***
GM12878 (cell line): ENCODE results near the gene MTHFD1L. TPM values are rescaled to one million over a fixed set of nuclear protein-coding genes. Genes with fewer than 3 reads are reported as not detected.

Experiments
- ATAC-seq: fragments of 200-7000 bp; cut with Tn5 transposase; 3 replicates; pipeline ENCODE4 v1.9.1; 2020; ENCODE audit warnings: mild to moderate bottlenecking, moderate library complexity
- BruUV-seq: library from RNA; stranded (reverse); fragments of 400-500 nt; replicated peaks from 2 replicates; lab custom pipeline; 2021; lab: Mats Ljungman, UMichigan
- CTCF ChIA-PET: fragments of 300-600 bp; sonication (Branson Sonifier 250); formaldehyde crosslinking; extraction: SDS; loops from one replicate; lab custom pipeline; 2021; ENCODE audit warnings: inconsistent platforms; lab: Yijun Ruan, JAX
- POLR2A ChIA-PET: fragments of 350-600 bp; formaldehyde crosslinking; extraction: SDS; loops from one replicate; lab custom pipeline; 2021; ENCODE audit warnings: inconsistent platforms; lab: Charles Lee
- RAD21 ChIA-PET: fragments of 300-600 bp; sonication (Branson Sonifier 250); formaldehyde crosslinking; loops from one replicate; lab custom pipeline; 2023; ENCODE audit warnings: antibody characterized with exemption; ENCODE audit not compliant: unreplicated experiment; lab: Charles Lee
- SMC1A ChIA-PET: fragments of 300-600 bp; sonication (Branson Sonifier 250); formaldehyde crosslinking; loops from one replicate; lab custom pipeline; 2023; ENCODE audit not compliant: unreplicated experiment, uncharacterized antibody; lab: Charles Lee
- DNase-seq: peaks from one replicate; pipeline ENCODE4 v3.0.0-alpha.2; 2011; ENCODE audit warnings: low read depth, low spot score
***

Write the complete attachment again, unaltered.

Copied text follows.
GM12878 (cell line): ENCODE results near the gene MTHFD1L. TPM values are rescaled to one million over a fixed set of nuclear protein-coding genes. Genes with fewer than 3 reads are reported as not detected.

Experiments
- ATAC-seq: fragments of 200-7000 bp; cut with Tn5 transposase; 3 replicates; pipeline ENCODE4 v1.9.1; 2020; ENCODE audit warnings: mild to moderate bottlenecking, moderate library complexity
- BruUV-seq: library from RNA; stranded (reverse); fragments of 400-500 nt; replicated peaks from 2 replicates; lab custom pipeline; 2021; lab: Mats Ljungman, UMichigan
- CTCF ChIA-PET: fragments of 300-600 bp; sonication (Branson Sonifier 250); formaldehyde crosslinking; extraction: SDS; loops from one replicate; lab custom pipeline; 2021; ENCODE audit warnings: inconsistent platforms; lab: Yijun Ruan, JAX
- POLR2A ChIA-PET: fragments of 350-600 bp; formaldehyde crosslinking; extraction: SDS; loops from one replicate; lab custom pipeline; 2021; ENCODE audit warnings: inconsistent platforms; lab: Charles Lee
- RAD21 ChIA-PET: fragments of 300-600 bp; sonication (Branson Sonifier 250); formaldehyde crosslinking; loops from one replicate; lab custom pipeline; 2023; ENCODE audit warnings: antibody characterized with exemption; ENCODE audit not compliant: unreplicated experiment; lab: Charles Lee
- SMC1A ChIA-PET: fragments of 300-600 bp; sonication (Branson Sonifier 250); formaldehyde crosslinking; loops from one replicate; lab custom pipeline; 2023; ENCODE audit not compliant: unreplicated experiment, uncharacterized antibody; lab: Charles Lee
- DNase-seq: peaks from one replicate; pipeline ENCODE4 v3.0.0-alpha.2; 2011; ENCODE audit warnings: low read depth, low spot score